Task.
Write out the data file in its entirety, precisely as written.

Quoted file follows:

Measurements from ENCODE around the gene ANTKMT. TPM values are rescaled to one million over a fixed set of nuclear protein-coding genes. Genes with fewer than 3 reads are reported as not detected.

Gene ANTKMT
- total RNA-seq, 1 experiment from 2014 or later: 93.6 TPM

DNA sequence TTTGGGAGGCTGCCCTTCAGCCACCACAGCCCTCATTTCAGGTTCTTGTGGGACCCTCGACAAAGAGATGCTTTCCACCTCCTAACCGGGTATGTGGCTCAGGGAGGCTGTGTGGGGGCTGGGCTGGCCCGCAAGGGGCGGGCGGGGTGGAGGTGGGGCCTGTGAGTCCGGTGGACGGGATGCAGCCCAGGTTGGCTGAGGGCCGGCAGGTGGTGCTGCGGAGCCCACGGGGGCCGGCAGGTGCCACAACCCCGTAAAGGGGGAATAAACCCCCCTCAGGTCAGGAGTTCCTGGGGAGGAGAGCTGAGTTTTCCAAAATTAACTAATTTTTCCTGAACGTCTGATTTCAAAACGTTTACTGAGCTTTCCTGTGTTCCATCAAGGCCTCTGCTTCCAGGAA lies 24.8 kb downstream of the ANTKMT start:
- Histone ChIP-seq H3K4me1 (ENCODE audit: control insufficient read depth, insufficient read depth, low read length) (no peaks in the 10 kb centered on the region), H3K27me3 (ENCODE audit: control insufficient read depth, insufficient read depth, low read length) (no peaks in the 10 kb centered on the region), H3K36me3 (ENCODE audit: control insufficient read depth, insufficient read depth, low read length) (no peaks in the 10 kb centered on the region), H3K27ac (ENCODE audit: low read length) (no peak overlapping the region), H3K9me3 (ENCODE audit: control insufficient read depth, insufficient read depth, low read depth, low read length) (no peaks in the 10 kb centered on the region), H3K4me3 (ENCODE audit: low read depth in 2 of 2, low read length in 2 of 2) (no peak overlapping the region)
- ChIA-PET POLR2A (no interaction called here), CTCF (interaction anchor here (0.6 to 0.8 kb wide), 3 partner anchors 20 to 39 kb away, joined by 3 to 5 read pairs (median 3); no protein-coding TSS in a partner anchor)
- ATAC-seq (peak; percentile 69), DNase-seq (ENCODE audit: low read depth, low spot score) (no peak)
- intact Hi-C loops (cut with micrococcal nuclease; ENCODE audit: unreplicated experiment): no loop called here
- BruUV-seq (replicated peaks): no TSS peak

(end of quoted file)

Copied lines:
Measurements from ENCODE around the gene ANTKMT. TPM values are rescaled to one million over a fixed set of nuclear protein-coding genes. Genes with fewer than 3 reads are reported as not detected.

Gene ANTKMT
- total RNA-seq, 1 experiment from 2014 or later: 93.6 TPM

DNA sequence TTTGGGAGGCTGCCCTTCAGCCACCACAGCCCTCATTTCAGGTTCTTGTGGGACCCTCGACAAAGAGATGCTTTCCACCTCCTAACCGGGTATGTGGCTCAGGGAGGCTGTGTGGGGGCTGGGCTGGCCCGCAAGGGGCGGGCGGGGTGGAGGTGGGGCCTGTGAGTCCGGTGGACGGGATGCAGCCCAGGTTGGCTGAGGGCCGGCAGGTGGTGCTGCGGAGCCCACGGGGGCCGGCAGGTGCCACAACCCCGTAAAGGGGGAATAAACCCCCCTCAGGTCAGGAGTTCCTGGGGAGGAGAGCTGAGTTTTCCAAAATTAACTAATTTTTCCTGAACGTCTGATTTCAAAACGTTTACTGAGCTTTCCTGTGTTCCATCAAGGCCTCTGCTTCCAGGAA lies 24.8 kb downstream of the ANTKMT start:
- Histone ChIP-seq H3K4me1 (ENCODE audit: control insufficient read depth, insufficient read depth, low read length) (no peaks in the 10 kb centered on the region), H3K27me3 (ENCODE audit: control insufficient read depth, insufficient read depth, low read length) (no peaks in the 10 kb centered on the region), H3K36me3 (ENCODE audit: control insufficient read depth, insufficient read depth, low read length) (no peaks in the 10 kb centered on the region), H3K27ac (ENCODE audit: low read length) (no peak overlapping the region), H3K9me3 (ENCODE audit: control insufficient read depth, insufficient read depth, low read depth, low read length) (no peaks in the 10 kb centered on the region), H3K4me3 (ENCODE audit: low read depth in 2 of 2, low read length in 2 of 2) (no peak overlapping the region)
- ChIA-PET POLR2A (no interaction called here), CTCF (interaction anchor here (0.6 to 0.8 kb wide), 3 partner anchors 20 to 39 kb away, joined by 3 to 5 read pairs (median 3); no protein-coding TSS in a partner anchor)
- ATAC-seq (peak; percentile 69), DNase-seq (ENCODE audit: low read depth, low spot score) (no peak)
- intact Hi-C loops (cut with micrococcal nuclease; ENCODE audit: unreplicated experiment): no loop called here
- BruUV-seq (replicated peaks): no TSS peak